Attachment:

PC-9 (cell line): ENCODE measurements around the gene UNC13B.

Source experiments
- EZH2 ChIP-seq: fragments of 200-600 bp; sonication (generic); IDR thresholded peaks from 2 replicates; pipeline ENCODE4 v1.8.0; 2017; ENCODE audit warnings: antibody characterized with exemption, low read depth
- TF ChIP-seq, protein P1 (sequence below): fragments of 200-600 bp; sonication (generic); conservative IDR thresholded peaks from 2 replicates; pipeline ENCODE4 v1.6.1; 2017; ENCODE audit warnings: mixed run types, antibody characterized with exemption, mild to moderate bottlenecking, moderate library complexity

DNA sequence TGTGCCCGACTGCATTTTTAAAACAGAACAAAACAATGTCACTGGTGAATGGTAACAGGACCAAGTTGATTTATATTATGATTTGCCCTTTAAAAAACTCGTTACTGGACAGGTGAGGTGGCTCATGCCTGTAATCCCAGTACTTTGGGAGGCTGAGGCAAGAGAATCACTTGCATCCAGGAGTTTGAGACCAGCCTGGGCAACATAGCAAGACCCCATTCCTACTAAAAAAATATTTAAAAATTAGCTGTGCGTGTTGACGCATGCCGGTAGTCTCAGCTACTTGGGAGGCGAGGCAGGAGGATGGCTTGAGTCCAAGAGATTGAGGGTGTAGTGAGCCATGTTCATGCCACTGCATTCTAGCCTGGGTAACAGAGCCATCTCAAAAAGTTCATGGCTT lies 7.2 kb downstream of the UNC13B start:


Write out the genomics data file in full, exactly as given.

PC-9 (cell line): ENCODE measurements around the gene UNC13B.

Source experiments
- EZH2 ChIP-seq: fragments of 200-600 bp; sonication (generic); IDR thresholded peaks from 2 replicates; pipeline ENCODE4 v1.8.0; 2017; ENCODE audit warnings: antibody characterized with exemption, low read depth
- TF ChIP-seq, protein P1 (sequence below): fragments of 200-600 bp; sonication (generic); conservative IDR thresholded peaks from 2 replicates; pipeline ENCODE4 v1.6.1; 2017; ENCODE audit warnings: mixed run types, antibody characterized with exemption, mild to moderate bottlenecking, moderate library complexity

DNA sequence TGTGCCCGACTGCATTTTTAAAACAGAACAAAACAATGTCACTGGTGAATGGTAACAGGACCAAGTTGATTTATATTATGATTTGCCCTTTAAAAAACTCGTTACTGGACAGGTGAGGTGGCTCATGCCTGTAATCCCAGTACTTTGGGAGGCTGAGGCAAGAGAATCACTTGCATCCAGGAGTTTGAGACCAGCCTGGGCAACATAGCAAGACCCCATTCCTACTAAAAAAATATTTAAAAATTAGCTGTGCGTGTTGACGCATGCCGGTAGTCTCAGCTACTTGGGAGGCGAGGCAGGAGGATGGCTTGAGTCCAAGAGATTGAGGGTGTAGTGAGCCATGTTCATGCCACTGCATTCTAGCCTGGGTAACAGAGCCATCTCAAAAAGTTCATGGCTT lies 7.2 kb downstream of the UNC13B start: